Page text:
Random number generation (RNG) is a useful paradigm for investigating the ability to switch between automatic and controlled processing. RNG is an attention-demanding task that involves a number of executive processes. Participants are asked to imagine drawing a number (1–9 inclusive) at random from a hat, say it out loud, place the number back in the hat and then draw another one. In order to achieve a random sequence of numbers, the participant must suppress the habitual tendency to count in series and employ a controlled response selection strategy instead. When the habitual counting strategy is in use, healthy participants tend to count up or down in ones (CS1). This is somewhat replaced with a tendency to count in twos (CS2) when attempting to implement a controlled strategy. Researchers have examined the effect of transcranial magnetic stimulation (TMS) over the left and right dorsolateral prefrontal cortex (DLPFC) and the medial pre-frontal cortex during RNG in healthy volunteers . Repetitive TMS delivered over the left DLPFC led to an increased CS1 score and a decreased CS2 score, thus increasing the automatic habitual counting bias and interfering with controlled processing. From this the ‘network modulation model of RNG’ was developed. This model proposes that suppression of a habitual counting response during RNG is achieved via a modulatory and inhibitory influence of the left DLPFC over the left superior temporal cortex (STC). This prevents spreading activation in an ordered number associative network located in the STC. Numbers in the STC network are ordered in series due to a lifetime of exposure to this pattern of counting. PD patients who show under-activation of the DLPFC during goal-directed willed actions , also have impaired performance on RNG tasks marked by higher CS1 scores relative to healthy controls. This bias became differentially greater at faster rates of RNG and therefore increased cognitive load [24, 25].
The aim of the present study was to investigate the effect of STN DBS on paced RNG in PD to specifically test two hypotheses generated from previous research. First, because STN DBS reduced frontal activation and altered pallidal-frontal and pallidal-temporal coupling during fast-paced RNG , PD patients should perform RNG even more poorly with stimulation on compared to stimulation off. This will be reflected by increased habitual counting and reduced controlled processing i.e. increased CS1 and decreased CS2. Thus, STN stimulation should reduce the patients’ ability to switch from automatic to controlled processing during RNG resulting in a less random performance with stimulation on as compared to off. Second, owing to the attention-demanding and limited capacity nature of controlled processing, the presence or absence of cognitive control deficits with STN DBS on should be load-dependent, as suggested by the results of previous studies [8, 26]. This prediction was tested by manipulating cognitive load during paced RNG, through increasing the rate of the RNG pacing stimulus; as previously shown, a faster rate increases cognitive load [25, 27–29]. If the impact of STN DBS on cognitive control is load-dependent, then STN stimulation would be predicted to specifically increase non-randomness of the output only at the fastest rate of paced RNG.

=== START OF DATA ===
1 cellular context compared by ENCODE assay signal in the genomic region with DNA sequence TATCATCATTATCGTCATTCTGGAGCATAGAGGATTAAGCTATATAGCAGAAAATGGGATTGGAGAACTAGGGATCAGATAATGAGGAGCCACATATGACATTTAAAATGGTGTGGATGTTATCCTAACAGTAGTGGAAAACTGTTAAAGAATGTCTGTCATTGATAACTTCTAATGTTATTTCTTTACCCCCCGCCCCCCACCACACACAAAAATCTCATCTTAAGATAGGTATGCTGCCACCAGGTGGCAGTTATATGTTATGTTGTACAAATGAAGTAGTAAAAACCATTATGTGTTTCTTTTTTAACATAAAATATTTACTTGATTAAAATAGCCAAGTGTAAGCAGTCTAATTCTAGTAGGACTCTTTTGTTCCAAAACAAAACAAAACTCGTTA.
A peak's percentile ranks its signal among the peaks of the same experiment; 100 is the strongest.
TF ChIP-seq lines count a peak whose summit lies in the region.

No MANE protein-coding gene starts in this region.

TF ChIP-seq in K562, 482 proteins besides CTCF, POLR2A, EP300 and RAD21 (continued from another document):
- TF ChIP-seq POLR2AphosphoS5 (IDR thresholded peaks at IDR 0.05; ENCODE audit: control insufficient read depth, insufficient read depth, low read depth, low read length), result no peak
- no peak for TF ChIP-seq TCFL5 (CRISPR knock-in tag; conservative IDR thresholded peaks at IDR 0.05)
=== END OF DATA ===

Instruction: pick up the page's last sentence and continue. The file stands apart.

Sample: Fifteen (7 male, 12 right-handed) individuals with a diagnosis of idiopathic PD aged between 44 and 66 (M = 57.1, SD = 6.4) participated. All patients had undergone surgery for bilateral DBS of the STN, and were recruited from the Functional Neurosurgery Unit, UCL Institute of Neurology and the National Hospital for Neurology and Neurosurgery. All patients suffered from akinetic-rigid symptoms and were treated by bilateral DBS of the STN for at least 3 months (M = 16.00 months, range 3 to 60 months). Prior to surgery, all patients met Parkinson’s Disease Society Brain Bank diagnostic criteria for PD , and were screened for absence of dementia and major psychiatric illness. Disease duration ranged from 8 to 21 years (M = 14.9, SD = 14.2). Stage of illness and severity of the motor symptoms of PD was rated by a neurologist while patients were off their usual medication and when they had their DBS switched both on and off, using the Hoehn & Yahr  scale and the motor section of the Unified Parkinson’s Disease Rating Scale . All patients were in the moderate to severe stages of the disease, with scores on the H&Y scale of 2.5 to 4 (M = 3.2, SD = 0.5) and UPDRS motor scores ranging between 24 and 84 (M = 49.2, SD = 15.5) with their stimulators switched off. All patients were non-demented as demonstrated by scores >26 on the Mini-Mental State Examination (MMSE) . Patients were also screened for clinical depression on the Beck Depression Inventory (BDI)  and none were clinically depressed. Patients were tested on their usual medication. The majority (10/11) were treated with levodopa (Sinemet, Madopar) and the mean levodopa equivalent daily dose was 821.4 milligrams (S.D. = 337.3). In addition, 7 patients were receiving dopaminergic and or anticholinergic medication including entacapone (n = 1), cabergoline (n = 6), pergolide (n = 1), ropinirole (n = 1). Post-surgical MRI confirmed correct positioning of at least one of the contacts of the implanted electrodes in or near the STN target in all patients. Detailed information about the sample and the DBS parameters is presented in Table 1.